Can the planet take 1.5 billion new Apple iPhones each year?
Every year since 2015, 1.5 billion new smartphones arrived on the market. I know, they are not all iPhones but since Apple has been more aggressive about its environmental goals, for the sake of today’s video, I want to find out what it takes to make an iPhone and see if our planet can sustain so many smartphones. Or not. Ok, let’s get drawing!
Hi Alex, here. If you are like me and enjoy some rigour in your sustainability analysis (as opposed to looking at a bunch of things and hoping you didn’t forget anything in the end) then you are in the right place. Let’s look at an iPhone using these 4 sustainability conditions that have been peer-reviewed over the past 30 years to see what this product has to comply with to be sustainable: we will look at what is extracted from the Earth’s crust, what is produced by society, what physically degrades nature and finally the social aspects.
First, let’s look at how an iPhone contributes to systematically increasing concentration of substances extracted from the Earth’s crust.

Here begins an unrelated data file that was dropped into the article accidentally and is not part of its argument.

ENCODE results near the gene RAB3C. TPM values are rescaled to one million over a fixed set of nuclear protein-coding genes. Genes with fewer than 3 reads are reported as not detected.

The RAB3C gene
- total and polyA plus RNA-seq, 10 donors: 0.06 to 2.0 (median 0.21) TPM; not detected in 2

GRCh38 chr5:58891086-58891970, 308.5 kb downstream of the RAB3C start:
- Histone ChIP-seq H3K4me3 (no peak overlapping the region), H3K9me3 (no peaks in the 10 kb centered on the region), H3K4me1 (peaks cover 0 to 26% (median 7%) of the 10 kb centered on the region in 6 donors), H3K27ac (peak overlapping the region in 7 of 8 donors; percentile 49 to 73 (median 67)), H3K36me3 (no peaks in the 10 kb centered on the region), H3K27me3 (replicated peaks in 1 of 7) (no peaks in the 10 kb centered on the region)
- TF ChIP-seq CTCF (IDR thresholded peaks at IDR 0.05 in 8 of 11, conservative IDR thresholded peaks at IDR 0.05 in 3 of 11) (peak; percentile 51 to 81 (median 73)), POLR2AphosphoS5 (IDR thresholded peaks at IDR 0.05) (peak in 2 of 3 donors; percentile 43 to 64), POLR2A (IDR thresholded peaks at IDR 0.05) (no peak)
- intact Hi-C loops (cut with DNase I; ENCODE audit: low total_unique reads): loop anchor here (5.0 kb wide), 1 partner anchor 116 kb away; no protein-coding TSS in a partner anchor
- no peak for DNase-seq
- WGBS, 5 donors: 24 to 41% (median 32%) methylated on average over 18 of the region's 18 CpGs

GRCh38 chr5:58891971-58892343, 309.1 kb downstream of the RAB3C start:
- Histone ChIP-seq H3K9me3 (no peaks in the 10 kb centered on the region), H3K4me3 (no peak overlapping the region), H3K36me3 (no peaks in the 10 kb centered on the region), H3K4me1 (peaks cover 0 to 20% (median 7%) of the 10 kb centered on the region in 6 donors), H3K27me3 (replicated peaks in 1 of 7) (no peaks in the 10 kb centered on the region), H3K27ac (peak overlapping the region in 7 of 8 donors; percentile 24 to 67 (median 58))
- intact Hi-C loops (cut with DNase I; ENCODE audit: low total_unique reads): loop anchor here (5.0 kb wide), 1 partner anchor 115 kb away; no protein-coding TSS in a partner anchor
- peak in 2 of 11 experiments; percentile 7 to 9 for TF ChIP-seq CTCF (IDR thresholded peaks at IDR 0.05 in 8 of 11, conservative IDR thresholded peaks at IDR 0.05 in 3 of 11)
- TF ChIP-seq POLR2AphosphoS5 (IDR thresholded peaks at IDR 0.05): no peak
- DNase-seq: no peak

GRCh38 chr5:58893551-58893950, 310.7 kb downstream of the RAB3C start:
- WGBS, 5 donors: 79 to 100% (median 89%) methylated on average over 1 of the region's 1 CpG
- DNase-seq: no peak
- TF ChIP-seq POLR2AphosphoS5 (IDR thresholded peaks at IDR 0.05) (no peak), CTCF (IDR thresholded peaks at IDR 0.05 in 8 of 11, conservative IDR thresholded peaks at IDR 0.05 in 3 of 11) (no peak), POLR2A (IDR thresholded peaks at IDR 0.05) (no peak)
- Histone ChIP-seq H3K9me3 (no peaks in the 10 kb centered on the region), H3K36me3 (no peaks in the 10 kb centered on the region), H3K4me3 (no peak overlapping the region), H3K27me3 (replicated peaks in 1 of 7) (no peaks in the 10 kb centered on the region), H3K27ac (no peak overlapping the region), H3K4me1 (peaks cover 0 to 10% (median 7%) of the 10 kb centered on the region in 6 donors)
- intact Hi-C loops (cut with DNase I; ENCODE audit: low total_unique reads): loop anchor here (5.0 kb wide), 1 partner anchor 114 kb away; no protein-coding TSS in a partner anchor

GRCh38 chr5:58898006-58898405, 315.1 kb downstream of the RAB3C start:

To come to life, an iPhone needs many mined materials. These include: gold, silver, copper, tin, tungsten, tantalum, silicon, indium, gallium, arsenic, boron, phosphorous, antimony, cobalt and some rare earth elements such as Terbium, Yttrium, Gadolinium, Europium, Neodymium and Praseodymium. And yes, they all need to be extracted from the Earth’s crust. But it is the concentrations we are interested in here. And these materials are not all equal in nature. Silicon, for instance, is the most abundant element in the Earth’s crust and the natural flows via weathering and volcanic activity are very large. Even if we are extracting large amounts of if for our electronics (you’ve heard of the silicon valley), we are not systematically increasing its concentration in nature. That’s good news! Copper, silver, antimony, phosphorus, on the other hand, we are extracting so fast that they accumulate in nature which makes them a major issue. Tin was partially addressed in the iPhone 11.